We all fall victim to being stagnate at different stages in life, but being able to tap into the interests and expertise of our employees can prevent employees from feeling like they are on a never-ending hamster wheel. Building relationships with your employees is key to their development. Finding out what they like about their position and how they would like to grow is essential. Do the research and provide high-quality and effective training to employees, so their skills can be strengthened, new skills can be acquired, and the value of their contributions to the organization is increased because they know you’re investing in them. This approach establishes a level of trust and confidence that their employer is looking out for their best interest. The employee has to see their development as not only being beneficial, but enjoyable.  

Positive feedback gives employees the mindset that they can be successful. Praise employees for what they do, and highlight the journey. The progress one makes should be just as important as the results they produce. Doing this gives employees the mindset to continue growing their knowledge base. Feedback should lead people towards growth and improvement, not decline and regression. Constructive feedback includes goal-setting which allows the employee to know, sooner rather than later, if they are on the right path. When the employees of an organization understand the mission and goals, and are trained and supported in achieving them, the organization is stronger and more successful.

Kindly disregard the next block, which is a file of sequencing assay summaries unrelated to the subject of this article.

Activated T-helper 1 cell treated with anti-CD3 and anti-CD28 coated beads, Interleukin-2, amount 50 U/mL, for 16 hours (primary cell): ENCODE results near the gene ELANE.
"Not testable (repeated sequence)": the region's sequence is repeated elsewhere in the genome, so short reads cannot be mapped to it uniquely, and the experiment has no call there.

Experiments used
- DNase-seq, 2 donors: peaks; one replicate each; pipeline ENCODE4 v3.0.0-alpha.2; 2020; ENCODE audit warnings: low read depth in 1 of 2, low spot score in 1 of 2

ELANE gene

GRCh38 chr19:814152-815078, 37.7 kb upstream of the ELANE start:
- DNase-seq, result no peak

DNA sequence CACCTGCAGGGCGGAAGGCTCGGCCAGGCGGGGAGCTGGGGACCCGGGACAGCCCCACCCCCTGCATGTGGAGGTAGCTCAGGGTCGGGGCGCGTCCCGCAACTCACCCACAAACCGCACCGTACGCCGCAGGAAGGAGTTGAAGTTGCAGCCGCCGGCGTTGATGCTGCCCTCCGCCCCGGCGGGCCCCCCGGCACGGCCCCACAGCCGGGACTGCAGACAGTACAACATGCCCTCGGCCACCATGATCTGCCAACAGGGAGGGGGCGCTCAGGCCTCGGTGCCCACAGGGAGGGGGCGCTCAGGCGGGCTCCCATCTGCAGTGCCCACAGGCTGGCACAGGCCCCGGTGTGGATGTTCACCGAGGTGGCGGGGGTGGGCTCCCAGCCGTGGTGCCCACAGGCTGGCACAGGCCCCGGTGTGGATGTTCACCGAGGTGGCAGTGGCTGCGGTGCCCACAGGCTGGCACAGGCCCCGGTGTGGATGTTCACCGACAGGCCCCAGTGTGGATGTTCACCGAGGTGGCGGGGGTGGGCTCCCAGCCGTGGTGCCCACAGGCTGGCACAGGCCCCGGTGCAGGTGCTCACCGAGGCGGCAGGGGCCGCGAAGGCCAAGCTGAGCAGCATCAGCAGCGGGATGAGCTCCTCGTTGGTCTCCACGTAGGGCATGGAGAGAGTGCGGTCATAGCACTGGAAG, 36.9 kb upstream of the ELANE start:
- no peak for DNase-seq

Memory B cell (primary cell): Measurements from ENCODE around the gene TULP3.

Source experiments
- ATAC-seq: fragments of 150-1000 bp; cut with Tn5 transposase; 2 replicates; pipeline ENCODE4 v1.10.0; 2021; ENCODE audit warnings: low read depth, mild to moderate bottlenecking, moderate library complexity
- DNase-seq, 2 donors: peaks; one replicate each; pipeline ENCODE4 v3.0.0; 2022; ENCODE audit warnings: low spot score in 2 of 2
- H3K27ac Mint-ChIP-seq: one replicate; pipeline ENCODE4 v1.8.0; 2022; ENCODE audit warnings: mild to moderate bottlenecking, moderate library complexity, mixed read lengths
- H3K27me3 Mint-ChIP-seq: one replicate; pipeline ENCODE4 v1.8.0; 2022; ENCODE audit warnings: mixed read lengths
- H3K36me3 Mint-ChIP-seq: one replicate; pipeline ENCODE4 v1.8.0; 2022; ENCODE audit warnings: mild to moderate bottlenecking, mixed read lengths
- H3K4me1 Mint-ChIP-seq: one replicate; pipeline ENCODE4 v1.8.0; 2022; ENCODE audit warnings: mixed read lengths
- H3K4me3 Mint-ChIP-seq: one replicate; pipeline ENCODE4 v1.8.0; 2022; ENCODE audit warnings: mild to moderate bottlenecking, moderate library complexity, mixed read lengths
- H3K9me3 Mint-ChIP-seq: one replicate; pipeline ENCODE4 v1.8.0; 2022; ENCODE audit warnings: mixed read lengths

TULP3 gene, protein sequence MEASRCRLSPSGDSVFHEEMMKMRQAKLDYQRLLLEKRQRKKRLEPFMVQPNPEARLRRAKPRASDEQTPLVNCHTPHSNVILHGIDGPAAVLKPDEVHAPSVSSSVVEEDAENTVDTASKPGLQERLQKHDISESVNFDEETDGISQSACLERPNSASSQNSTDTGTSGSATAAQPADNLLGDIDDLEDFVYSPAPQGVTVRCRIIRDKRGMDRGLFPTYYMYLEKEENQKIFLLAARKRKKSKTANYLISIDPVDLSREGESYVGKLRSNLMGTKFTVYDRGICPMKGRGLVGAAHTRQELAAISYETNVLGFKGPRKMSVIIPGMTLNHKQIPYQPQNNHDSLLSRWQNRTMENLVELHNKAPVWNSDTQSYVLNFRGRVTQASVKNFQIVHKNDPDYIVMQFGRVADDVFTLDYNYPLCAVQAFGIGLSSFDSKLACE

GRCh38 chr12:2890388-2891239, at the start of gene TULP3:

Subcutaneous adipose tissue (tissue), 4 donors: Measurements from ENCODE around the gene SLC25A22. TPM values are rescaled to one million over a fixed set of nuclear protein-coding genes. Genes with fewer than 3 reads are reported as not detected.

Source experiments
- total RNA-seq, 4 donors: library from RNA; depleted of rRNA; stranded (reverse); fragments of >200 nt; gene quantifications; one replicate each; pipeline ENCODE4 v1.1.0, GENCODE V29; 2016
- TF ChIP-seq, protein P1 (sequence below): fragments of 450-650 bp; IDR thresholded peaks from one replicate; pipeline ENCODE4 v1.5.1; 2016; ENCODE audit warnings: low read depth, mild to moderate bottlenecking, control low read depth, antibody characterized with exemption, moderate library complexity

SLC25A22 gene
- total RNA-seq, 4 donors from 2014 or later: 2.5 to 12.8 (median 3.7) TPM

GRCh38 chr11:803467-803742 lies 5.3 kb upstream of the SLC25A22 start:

Development and feedback discussions should be individualized but they don’t need to be complicated. Below are some helpful tools to utilize from the management consulting company Gartner. Please note, these tools should be utilized in conjunction with guidance and oversight from CHR Learning & Organizational Development.

  • Discuss Development Plans and Align on Accountability: This tool includes sample Nine-Box Development Recommendations and sample Five-Box Development Actions to guide development decisions, sample Development Strategies, and a Talent Review Action Step Template, Talent Review Outcome Form, and Individual Development Plan Template.
  • Identify High-Potential Employees: This tool provides a sample discussion guide for HR to share with leaders to help them identify high-potential employees.

Additional courses and tools to learn more about this topic:  

As management discusses their support for staff in achieving career and professional goals, and formulating individual development plans, it’s important for management to be cognizant of the need to set clear and realistic expectations throughout this process. Management cannot guarantee that desired positions will be available, nor can they guarantee promotional opportunities. Although completion of an individualized development plan does not guarantee a change in role, it ensures staff will be as prepared as possible for potential roles should they become available in the future. Again, strategic talent planning aims to ensure that a qualified pool of applicants is available should a vacancy arise, rather than an “heir-apparent”. Additional development support can be found on the CHR Learning & Organizational Development website.

Leadership 2029

Interested in reviewing prior months’ topics? Visit our Monthly Management Tips website.

Do you have feedback, questions or a suggested topic you would like to learn more about? Please email:

Want to receive Monthly Management Tips emails? Sign up for our list!